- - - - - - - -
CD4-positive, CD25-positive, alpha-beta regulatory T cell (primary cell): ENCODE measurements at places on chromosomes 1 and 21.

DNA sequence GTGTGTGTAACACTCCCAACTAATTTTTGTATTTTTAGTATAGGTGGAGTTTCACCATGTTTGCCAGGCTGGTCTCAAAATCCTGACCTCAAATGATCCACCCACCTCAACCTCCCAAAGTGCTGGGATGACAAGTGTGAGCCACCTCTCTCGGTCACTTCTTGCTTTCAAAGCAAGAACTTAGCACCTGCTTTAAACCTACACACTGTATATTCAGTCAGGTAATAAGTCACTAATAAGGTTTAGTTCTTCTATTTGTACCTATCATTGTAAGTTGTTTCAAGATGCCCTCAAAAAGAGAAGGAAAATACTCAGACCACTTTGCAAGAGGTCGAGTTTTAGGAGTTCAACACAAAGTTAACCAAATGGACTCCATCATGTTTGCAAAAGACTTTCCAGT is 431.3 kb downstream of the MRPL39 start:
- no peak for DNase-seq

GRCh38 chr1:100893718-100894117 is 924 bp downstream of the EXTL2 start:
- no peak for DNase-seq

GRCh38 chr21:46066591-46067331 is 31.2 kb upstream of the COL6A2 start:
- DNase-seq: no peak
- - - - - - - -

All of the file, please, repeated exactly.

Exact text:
CD4-positive, CD25-positive, alpha-beta regulatory T cell (primary cell): ENCODE measurements at places on chromosomes 1 and 21.

DNA sequence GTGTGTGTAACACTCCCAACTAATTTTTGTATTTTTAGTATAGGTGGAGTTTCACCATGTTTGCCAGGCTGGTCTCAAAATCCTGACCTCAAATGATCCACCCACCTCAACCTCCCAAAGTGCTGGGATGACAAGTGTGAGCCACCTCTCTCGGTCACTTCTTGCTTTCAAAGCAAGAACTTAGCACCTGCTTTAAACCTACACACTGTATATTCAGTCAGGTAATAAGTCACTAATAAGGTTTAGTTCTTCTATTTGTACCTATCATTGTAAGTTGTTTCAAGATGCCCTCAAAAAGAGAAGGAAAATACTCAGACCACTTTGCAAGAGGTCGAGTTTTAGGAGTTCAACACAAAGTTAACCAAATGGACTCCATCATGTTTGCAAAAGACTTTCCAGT is 431.3 kb downstream of the MRPL39 start:
- no peak for DNase-seq

GRCh38 chr1:100893718-100894117 is 924 bp downstream of the EXTL2 start:
- no peak for DNase-seq

GRCh38 chr21:46066591-46067331 is 31.2 kb upstream of the COL6A2 start:
- DNase-seq: no peak